Monday, June 30, 2014

Addiction and It's Symptoms: What's the Problem?

22 million people in America are addicted to alcohol or other drugs. That is 10% of the population over the age of 12. But far more people are affected by addiction than just the addict. No doubt the addict feels the effect of addiction most acutely, but it does not go unnoticed that many others also are deeply impacted. The choices an addict makes impacts the family, friends, children, community, workplace, criminal justice system, and healthcare system. When it comes to helping someone with a drug addiction, what is the focus?

More people are falling each day to the substance abuse epidemic and even more people are affected by someone struggling with substance abuse.  As more and more people know someone who has a substance abuse problem, it is time to ask how to respond to someone with addiction. We hate the impact it’s having on our loved ones, our community, our daily living. And most of all, we hate to see our loved one struggling with addiction and the impact it has on their life. What are we doing to help? In an interview, Executive Director of the National Council on Alcoholism and Drug Dependence (NCADD) Robert Lindsey answered questions about the impact addiction has those around the addict and how individuals typically respond to the addict, along with the implication those responses can have. 

Mr. Lindsey explained that often what is taking place is treatment of the symptoms rather than treatment of the problem. When an addict’s symptoms play out physically we treat the physical symptoms: take them to the hospital, put them on more drugs, etc. By this we get them healthy and they continue their addiction. When it comes to their financial symptoms we treat those by giving them money, bailing them out, providing a place for them to live. Again, they are able to continue their addiction. Workplace problems do not fall short and here we may make excuses for them for not showing up. We feel the relational impact most closely and sometimes that takes us to counseling. But if the addiction of the individual is not focused on, our treatment plan is not effective. When it reaches the legal level we again treat the symptoms by paying their bail, and giving them money. We are well intentioned. Despite the hardship our loved one’s addiction brings into our own lives, we help them in these ways because we love them and want nothing more than to see them change and get better. We see each one of these outcomes as the problem and think, “If I take away the problem they won’t need to use drugs anymore.” But this could not be further from the truth. By addressing the symptoms we are covering up the problem instead of dealing with it. We need to ask, “What is the problem?” Are the real problems the physical state of the individual? The financial? The legal? The relational? No, but these are the results of the real problem. These are the symptoms. Addiction is the problem and should be the primary focus of treatment. When we deal with the real problem, everything else will go away.  Without treating the problem the symptoms will only continue to return.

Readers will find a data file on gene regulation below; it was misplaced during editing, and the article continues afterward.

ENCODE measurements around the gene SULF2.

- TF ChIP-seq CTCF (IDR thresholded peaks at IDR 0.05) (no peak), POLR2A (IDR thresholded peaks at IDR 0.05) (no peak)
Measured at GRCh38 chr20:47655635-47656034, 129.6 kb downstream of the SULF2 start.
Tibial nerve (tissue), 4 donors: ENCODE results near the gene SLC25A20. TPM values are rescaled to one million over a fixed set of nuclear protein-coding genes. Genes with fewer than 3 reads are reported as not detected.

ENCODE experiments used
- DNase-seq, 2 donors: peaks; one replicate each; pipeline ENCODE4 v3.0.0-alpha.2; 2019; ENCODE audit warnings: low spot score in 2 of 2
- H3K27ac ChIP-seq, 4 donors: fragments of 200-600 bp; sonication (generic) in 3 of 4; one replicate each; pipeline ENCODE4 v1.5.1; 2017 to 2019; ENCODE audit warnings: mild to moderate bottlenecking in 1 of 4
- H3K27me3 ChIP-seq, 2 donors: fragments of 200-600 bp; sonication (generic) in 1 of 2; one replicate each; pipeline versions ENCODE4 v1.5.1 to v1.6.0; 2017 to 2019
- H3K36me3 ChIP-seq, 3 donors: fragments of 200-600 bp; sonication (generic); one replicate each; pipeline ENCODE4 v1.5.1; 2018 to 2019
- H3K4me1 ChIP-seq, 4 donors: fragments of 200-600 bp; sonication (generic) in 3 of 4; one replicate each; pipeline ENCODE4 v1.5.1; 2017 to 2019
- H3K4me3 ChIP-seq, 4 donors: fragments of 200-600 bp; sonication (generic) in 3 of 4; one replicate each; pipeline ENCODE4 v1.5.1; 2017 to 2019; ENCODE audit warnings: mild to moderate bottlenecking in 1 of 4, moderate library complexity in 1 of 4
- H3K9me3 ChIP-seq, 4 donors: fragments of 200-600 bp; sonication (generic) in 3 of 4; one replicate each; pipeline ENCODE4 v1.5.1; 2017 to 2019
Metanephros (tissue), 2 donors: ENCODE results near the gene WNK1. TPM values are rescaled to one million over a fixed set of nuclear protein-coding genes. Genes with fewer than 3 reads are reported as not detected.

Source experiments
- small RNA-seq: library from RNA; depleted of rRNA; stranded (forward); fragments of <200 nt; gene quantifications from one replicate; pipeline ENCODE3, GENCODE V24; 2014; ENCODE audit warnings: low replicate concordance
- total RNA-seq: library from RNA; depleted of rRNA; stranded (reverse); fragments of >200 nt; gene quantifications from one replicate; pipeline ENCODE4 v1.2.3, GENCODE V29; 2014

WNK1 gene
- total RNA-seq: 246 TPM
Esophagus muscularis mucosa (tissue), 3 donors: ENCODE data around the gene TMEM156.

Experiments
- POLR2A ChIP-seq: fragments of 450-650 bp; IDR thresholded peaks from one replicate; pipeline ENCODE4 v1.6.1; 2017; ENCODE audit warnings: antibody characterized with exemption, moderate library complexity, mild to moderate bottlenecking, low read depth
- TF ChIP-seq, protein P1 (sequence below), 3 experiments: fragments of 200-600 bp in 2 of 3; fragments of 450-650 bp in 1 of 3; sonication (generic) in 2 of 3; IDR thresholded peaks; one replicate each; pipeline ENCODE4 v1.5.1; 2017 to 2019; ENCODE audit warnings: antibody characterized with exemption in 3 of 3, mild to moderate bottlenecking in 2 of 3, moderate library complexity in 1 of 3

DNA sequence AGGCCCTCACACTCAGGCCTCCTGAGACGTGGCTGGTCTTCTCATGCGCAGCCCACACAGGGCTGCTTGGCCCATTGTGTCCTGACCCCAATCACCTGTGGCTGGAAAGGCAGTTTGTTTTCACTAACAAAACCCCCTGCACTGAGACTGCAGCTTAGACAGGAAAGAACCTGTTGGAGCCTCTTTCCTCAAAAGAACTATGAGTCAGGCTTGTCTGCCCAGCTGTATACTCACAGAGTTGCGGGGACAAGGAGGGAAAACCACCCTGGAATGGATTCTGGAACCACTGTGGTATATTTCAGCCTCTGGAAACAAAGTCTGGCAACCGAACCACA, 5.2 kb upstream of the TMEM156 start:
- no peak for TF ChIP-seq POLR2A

Does this mean we do not address the physical, financial, legal, and relational symptoms? Helping someone struggling with addiction is not an easy road and does not contain easy answers. Certainly you cannot ignore the symptoms that result from drug addiction, but the major take-away Mr. Lindsey is communicating is that the problem itself must be addressed. Treating addiction must be the priority. 

That leads to the hardest question. "How do I help someone with addiction?" The first place to start is by getting information and learning about addiction. Consider how it affects you, and from there learn what you can do to get help for yourself. These steps should come prior to helping the addict because if you don’t understand addiction and learn how to face it you will not be effective in helping the addict. It is a lack of understanding that causes so many to reach out to addicts by treating the symptoms rather than the problem and in effect what is happening is feeding and enabling the addict to continue in the real problem: Addiction. 

“Our ability to be helpful is rooted in how much we understand about the nature of 
the problem we are dealing with.” –Robert Lindsey

Once we better understand the seriousness of the problem and learn that what we have been doing to help may actually have been feeding the problem, we can then approach helping our loved one in a new way. Will it be tough? Yes. Will it be more likely to save their life? Yes!

To view Robert Lindsey's interviews click here. 

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